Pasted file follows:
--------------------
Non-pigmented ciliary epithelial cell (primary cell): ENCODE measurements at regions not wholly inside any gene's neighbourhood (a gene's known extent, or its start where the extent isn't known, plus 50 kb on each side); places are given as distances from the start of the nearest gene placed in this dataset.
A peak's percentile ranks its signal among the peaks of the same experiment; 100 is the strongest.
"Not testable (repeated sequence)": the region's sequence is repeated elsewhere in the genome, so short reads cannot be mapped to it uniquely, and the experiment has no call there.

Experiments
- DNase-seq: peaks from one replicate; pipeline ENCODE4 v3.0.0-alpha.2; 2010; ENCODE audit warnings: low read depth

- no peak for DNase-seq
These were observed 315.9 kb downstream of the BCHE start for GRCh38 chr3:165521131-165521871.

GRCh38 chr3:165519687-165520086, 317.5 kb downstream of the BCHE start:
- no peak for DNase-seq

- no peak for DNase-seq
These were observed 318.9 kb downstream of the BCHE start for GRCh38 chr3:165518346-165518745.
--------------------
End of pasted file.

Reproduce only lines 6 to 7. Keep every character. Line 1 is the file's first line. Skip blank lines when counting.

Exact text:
- no peak for DNase-seq
These were observed 315.9 kb downstream of the BCHE start for GRCh38 chr3:165521131-165521871.